Movies to watch over Thanksgiving Break
Scene Staff Report | Monday, November 21, 2011
George Clooney, the eternal bachelor, plays father to Shailene Woodley in what looks like an unusually heart-warming film. Set in beautiful Hawaii, Matt King (Clooney) is forced to take on the role of nurturing parent after his wife is injured in a boating accident. He has trouble controlling his reckless teenage daughter, but upon trying to convince her to open up, he learns that his wife has been cheating on him. As his emotional stability falters, he begins to connect with his daughters in a way he never had before.
“My Week With Marilyn”
Michelle Williams channels Norma Jean in “My Week With Marilyn,” a film based on the true story of a Marilyn Monroe filming, “The Prince and the Showgirl,” in Britain. After her husband leaves, Colin Clark, an assistant on the set of the film, shows Marilyn around Britain. In the mean time, however, Clark is given a privileged view inside the life of a woman who lived her act to the very end. Portraying such an iconic figure as Marilyn would be a daunting feat for any actress, but Williams seems to strike a believable tone.
“A Dangerous Method”
Michael Fassbender as Carl Jung. Viggo Mortensen as Sigmund Freud. A disturbed young Russian woman played by Keira Knightley coming between them. This is nothing like your 9:30 a.m. psychology class. Directed by David Cronenberg, whose films include the intense “A History of Violence” and “Eastern Promises,” “A Dangerous Method” explores the relationship between Jung and his mentor Freud, and how a beautiful patient both divides them and helps them develop the famous theory of psychoanalysis. If nothing else, Knightley’s Russian accent should be somewhat entertaining.
In this soon-to-be Christmas classic, the question that has eluded children through all time will finally be answered: How does Santa get all those presents delivered around the world in one night? The story follows the Claus family: the “Grand-Santa,” the current Santa and the next-in-line, Santa’s son Steve. And then there’s Arthur, Steve’s awkward and easily-excited younger brother. When one little girl’s present gets left behind, and the “new and improved” Santas are not concerned, this unlikely hero must step up and bring back the spirit of Christmas. With comedy, family and Christmas cheer, this movie is perfect for the start of the holiday season.
Set in the 1920s, a silent film star struggles with his fall from fame with the rise of talking pictures, while the woman he loves is a rising star in these “talkies.” This film follows the style of the old silent black and whites, showing the hardships that accompany loss of fame and those that go along with being in love with someone who is taking your place in the spotlight. This film has romance, comedy, tears, smiles and John Goodman. It is very unique and has won awards at several international film festivals, so you won’t want to miss this one.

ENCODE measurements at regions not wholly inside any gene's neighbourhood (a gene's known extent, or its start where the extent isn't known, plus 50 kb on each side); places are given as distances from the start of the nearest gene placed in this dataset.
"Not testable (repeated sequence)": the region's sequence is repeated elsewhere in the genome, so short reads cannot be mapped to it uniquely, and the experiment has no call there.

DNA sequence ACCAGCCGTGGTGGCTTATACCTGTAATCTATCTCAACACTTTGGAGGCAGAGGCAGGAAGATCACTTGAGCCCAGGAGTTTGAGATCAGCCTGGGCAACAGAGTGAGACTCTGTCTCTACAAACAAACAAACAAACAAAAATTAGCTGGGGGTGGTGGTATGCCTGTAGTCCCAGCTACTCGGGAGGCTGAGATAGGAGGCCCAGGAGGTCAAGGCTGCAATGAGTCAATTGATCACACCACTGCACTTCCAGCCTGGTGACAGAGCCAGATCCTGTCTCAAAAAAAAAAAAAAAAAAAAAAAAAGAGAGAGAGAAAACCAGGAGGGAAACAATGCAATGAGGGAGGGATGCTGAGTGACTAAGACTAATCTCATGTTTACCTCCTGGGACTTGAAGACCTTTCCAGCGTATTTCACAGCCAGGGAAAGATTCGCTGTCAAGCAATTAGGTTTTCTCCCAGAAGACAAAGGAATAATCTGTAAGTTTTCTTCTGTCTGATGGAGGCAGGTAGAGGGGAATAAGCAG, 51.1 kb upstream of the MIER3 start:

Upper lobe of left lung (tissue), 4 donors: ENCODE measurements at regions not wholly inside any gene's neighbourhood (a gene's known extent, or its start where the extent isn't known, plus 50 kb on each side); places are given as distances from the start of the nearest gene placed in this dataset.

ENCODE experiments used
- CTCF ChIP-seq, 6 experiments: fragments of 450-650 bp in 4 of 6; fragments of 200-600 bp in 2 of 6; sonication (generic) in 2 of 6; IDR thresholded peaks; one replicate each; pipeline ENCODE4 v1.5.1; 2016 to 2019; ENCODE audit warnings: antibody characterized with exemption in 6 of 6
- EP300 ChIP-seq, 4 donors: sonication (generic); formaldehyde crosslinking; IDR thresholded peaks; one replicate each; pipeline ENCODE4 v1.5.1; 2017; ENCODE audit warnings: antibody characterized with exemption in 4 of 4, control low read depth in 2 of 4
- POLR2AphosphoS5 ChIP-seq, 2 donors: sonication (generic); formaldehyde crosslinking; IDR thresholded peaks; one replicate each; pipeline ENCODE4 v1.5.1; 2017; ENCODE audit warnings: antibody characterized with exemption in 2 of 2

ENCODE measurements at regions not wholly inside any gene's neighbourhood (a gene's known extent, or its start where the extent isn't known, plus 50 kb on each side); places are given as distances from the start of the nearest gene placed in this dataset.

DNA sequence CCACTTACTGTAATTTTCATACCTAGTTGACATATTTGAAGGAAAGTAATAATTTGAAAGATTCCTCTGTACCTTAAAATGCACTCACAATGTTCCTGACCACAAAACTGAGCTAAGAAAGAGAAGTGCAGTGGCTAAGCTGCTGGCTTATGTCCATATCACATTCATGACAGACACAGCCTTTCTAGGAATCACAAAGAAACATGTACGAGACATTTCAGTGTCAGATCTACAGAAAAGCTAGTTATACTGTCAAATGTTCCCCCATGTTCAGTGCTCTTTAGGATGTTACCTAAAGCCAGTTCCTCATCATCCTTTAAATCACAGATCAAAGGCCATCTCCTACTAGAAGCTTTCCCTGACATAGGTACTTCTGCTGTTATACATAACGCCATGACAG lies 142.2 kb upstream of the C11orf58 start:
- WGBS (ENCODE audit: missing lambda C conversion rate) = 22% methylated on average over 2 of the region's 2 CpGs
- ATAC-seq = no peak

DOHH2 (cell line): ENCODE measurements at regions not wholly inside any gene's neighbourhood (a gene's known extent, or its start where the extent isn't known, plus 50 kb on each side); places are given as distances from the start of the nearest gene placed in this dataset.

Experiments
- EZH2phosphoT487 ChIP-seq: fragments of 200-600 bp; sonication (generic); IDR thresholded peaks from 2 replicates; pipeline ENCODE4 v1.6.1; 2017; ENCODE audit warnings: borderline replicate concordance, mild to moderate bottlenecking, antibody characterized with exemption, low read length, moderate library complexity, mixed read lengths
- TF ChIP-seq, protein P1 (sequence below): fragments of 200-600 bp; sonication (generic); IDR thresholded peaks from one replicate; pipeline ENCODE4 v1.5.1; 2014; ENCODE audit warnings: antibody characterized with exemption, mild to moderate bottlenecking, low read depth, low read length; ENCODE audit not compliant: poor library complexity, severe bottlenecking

Though Hollywood has been hot for 3D recently, many of its most prolific directors have been hesitant to join the craze. On Nov. 23, Martin Scorsese of “The Departed,” “Taxi Driver” and “Goodfellas” fame releases “Hugo,” his first film in 3D. Based on the novel “The Invention of Hugo Cabret” by Brian Selznick, “Hugo” follows the story of a young boy, Hugo (Asa Butterfield), who lives in the walls of a Paris train station after being orphaned. He discovers a magical mystery involving his deceased father (Jude Law), some automotons and the famous French pioneering filmmaker Georges Melies (Ben Kingsley), whom he must unravel with the help of new friend Isabella (Chloe Moretz). The movie promises adventure and a heartfelt story perfect for friends or the entire family over Thanksgiving weekend. “Hugo” also features Sacha Baron Cohen and Christopher Lee, amongst many others in this impressive cast.
Kermit, Miss Piggy and friends are back. It’s been a while since these puppet characters have been in our lives, but their new movie promises to be one not to miss. A Texas oilman wants to destroy Muppet theater to drill the oil underneath, but Walter (voiced by Peter Linz), the Muppets’ biggest fan, gets wind of the plan. Along with his brother Gary (Jason Segel), they try to raise the money necessary to save the theater. But they must reunite the Muppets, who have all gone their separate ways and have lost some of their fame. It’s hard to go wrong with a Segel film, and combining him with the Muppets ensures that the movie will keep you laughing. Bring your whole family for some extra Thanksgiving bonding time.
Lars von Trier’s “Melancholia” stars Kirsten Dunst, who plays a depressed woman on her wedding day. Her wedding day just happens to be right before the apocalypse. “Melancholia” refers not only to the mood of the film, but the name of the planet about to crash into Earth. The trailer for “Melancholia” features something prevalent in nearly all Kirsten Dunst films ¾ a lot of Dunst staring at the camera and looking sad. However, the sci-fi aspect of “Melancholia” seems intriguing, and the preview promises cool special effects.